ICC Should Be Able To Work Independently, Impartially - French Foreign Ministry
The International Criminal Court (ICC) should be able to work freely, independently and impartially, in accordance with the ICC's Rome Statute, a representative of the French Foreign Ministry said on Tuesday.
PARIS (UrduPoint News / Sputnik - 11th September, 2018) The International Criminal Court (ICC) should be able to work freely, independently and impartially, in accordance with the ICC's Rome Statute, a representative of the French Foreign Ministry said on Tuesday.
On Monday, US National Security Adviser John Bolton said that the ICC, which was seeking to look into US war crimes in Afghanistan, was a threat to US sovereignty. He added that the United States would ban ICC judges and prosecutors from entering the country and launch legal proceedings against them if the court seeks to prosecute US nationals or citizens of allied countries.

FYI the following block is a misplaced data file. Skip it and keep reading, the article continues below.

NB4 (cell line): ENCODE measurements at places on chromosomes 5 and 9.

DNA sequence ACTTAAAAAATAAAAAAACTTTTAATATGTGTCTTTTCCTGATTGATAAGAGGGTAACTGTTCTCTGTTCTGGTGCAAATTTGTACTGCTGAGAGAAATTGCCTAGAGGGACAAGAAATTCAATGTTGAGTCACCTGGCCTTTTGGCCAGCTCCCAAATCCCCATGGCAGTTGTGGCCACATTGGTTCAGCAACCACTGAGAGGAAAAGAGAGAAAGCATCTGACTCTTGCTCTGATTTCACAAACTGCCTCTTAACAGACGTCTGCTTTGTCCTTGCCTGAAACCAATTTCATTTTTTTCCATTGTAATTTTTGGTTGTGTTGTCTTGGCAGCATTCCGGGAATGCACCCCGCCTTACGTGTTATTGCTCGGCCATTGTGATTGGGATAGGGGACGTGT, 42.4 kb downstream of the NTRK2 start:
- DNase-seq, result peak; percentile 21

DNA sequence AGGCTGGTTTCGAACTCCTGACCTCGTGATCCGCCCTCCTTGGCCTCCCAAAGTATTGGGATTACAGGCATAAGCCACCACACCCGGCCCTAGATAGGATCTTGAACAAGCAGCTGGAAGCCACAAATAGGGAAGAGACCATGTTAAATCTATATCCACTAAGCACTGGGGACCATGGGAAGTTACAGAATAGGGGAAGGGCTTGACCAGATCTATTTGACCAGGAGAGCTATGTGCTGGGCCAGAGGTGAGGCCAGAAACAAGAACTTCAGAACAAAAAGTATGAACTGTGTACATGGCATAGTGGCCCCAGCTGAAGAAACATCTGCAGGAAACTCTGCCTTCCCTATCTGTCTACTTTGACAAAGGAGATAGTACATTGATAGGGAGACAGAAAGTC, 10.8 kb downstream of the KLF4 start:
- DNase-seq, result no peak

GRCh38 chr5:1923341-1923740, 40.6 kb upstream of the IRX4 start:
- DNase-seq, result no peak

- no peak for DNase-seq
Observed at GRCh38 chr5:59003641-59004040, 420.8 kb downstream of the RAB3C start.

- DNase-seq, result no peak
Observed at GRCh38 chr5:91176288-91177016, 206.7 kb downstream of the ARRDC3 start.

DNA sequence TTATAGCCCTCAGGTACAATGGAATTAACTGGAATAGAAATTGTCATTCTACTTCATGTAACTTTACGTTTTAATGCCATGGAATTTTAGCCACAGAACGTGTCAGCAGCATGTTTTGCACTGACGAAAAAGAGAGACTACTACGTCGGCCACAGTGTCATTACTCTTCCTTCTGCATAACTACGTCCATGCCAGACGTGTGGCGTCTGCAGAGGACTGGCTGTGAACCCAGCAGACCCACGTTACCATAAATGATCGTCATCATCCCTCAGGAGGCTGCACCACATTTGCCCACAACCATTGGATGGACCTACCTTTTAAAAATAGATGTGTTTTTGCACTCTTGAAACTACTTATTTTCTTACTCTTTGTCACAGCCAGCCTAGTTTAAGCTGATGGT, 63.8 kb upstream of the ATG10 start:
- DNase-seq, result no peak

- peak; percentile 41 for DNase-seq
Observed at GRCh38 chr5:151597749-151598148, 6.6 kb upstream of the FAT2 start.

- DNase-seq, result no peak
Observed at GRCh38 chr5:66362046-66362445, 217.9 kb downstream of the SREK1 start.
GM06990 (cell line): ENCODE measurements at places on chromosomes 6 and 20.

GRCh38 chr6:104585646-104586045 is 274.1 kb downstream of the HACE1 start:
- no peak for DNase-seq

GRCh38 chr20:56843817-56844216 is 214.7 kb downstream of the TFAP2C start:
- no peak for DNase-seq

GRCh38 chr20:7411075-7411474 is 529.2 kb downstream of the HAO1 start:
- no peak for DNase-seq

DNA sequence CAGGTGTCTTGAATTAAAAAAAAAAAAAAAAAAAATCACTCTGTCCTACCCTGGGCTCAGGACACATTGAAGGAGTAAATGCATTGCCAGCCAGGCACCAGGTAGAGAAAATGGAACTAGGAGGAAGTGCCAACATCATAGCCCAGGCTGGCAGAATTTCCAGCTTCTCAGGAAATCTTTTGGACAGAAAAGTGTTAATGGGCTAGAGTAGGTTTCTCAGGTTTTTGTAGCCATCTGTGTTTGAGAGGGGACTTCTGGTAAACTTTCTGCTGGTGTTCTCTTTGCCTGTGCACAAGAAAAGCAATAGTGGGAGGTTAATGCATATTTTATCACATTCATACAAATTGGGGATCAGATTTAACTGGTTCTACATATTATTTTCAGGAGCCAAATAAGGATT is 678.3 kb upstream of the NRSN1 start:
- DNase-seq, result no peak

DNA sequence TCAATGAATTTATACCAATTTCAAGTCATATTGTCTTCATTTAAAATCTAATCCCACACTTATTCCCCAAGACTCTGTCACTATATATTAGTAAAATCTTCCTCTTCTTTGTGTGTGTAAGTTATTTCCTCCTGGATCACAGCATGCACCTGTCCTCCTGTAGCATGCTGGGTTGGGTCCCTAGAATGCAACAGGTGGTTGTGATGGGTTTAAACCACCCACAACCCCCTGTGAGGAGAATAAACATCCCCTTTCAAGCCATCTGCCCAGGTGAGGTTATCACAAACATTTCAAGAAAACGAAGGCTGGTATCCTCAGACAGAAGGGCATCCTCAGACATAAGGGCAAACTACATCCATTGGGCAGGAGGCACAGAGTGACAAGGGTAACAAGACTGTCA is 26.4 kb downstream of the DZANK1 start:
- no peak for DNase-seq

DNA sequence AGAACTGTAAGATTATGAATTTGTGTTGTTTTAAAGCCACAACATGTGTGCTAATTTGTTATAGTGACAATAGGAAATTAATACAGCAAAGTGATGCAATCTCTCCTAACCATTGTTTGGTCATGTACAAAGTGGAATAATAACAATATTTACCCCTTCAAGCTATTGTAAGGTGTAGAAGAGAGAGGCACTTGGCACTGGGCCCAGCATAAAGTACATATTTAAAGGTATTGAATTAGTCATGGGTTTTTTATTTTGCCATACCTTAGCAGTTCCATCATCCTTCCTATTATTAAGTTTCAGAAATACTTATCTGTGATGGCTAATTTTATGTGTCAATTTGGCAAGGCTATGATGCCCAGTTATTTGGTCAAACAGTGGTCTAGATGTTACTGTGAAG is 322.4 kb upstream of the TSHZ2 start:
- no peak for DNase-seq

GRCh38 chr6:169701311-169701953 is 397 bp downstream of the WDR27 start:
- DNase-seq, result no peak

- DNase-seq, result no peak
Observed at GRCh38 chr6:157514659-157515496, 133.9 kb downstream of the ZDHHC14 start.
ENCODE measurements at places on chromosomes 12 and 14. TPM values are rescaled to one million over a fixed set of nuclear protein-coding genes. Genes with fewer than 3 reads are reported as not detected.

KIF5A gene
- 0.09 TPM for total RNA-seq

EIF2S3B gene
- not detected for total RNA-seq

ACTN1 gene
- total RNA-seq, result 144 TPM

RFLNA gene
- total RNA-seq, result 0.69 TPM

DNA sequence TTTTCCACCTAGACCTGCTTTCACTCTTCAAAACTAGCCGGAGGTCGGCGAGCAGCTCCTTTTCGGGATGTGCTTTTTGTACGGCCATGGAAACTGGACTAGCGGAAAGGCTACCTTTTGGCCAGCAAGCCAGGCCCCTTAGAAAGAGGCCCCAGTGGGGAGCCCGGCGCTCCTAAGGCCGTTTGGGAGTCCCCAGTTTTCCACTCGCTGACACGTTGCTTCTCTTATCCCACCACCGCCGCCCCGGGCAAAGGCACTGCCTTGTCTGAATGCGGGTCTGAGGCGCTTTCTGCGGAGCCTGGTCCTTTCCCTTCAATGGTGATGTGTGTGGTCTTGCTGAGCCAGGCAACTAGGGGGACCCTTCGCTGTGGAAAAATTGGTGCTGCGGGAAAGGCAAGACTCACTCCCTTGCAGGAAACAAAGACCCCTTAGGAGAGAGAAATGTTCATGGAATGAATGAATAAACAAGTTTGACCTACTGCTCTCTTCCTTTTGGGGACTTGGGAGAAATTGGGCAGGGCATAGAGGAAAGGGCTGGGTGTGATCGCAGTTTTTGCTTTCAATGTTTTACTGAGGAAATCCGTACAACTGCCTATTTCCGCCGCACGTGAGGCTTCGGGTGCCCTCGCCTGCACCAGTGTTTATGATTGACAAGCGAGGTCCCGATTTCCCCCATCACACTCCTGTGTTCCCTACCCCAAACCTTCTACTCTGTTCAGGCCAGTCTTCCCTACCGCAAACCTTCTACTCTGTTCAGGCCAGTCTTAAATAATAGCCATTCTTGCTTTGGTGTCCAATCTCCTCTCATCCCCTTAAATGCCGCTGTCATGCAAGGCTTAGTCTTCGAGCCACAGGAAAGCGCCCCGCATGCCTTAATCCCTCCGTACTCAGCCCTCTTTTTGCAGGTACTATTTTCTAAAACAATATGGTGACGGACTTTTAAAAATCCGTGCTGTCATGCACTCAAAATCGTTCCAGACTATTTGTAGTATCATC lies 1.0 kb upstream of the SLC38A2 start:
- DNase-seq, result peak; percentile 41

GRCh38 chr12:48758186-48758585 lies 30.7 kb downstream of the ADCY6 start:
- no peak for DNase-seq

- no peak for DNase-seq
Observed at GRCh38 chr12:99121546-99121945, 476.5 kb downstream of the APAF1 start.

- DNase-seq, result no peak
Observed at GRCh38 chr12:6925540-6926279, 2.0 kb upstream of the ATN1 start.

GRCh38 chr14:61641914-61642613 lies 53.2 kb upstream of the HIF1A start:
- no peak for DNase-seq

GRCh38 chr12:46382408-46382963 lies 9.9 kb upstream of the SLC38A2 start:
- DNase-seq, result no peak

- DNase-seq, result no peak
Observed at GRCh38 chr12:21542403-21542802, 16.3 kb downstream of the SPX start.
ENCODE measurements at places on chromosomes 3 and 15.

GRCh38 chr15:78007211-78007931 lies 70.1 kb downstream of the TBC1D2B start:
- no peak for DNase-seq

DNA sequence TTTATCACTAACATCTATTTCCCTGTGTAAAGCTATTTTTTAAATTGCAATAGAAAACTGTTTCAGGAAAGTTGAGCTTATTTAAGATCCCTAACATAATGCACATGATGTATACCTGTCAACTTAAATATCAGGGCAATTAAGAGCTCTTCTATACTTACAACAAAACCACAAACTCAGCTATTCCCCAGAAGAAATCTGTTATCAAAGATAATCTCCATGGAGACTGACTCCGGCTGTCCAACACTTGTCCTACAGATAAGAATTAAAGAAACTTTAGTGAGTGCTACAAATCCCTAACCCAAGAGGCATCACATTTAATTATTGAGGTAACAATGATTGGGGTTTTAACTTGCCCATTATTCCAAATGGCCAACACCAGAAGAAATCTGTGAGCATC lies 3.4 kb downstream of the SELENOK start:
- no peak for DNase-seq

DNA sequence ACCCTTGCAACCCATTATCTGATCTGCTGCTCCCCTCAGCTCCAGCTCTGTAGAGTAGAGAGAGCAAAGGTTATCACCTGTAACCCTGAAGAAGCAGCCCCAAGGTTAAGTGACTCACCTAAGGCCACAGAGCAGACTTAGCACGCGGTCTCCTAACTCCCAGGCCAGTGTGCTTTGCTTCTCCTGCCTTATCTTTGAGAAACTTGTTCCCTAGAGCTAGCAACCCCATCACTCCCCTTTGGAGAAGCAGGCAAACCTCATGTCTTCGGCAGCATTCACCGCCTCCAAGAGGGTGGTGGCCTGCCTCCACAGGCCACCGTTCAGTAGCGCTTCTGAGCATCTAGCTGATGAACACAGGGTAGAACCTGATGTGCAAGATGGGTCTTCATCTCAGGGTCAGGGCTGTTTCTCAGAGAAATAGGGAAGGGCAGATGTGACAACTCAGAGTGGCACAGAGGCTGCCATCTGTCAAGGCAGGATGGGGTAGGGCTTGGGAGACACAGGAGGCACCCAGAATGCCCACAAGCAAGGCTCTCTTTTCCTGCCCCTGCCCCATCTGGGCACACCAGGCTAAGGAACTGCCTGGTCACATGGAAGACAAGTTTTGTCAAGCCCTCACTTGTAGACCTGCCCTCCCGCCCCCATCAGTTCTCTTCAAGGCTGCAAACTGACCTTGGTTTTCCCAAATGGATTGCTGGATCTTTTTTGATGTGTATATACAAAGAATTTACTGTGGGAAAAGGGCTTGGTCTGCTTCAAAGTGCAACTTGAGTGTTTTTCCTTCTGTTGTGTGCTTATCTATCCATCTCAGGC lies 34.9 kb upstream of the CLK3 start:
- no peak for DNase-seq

"France, along with its European partners, supports the International Criminal Court, both by the budget contribution and by cooperation with it ... The court should be able to carry out its activities without hindrance, independently and impartially, within the legal framework established by the Rome Statute," the representative told a briefing.
He added that the establishment of the ICC was an important step in the fight against impunity.
"The US threatens to impose sanctions on the ICC & even prosecute its judges in American courts. Where is the outrage? The boorishness of this rogue US regime seems to know no bounds. When will the international community say enough is enough & force US to act like a normal state?" Zarif wrote on Twitter.
The UN-backed court said in its 2016 report that there were reasonable grounds to believe that the United States had been complicit in the torture and ill-treatment of detainees in secret detention facilities in Afghanistan in 2003-2004.
On Monday, Bolton also said that the United States would negotiate more bilateral agreements to prevent countries from surrendering US citizens to the ICC, adding that Washington would also consider taking steps at the UN Security Council in order to constrain the international court's powers.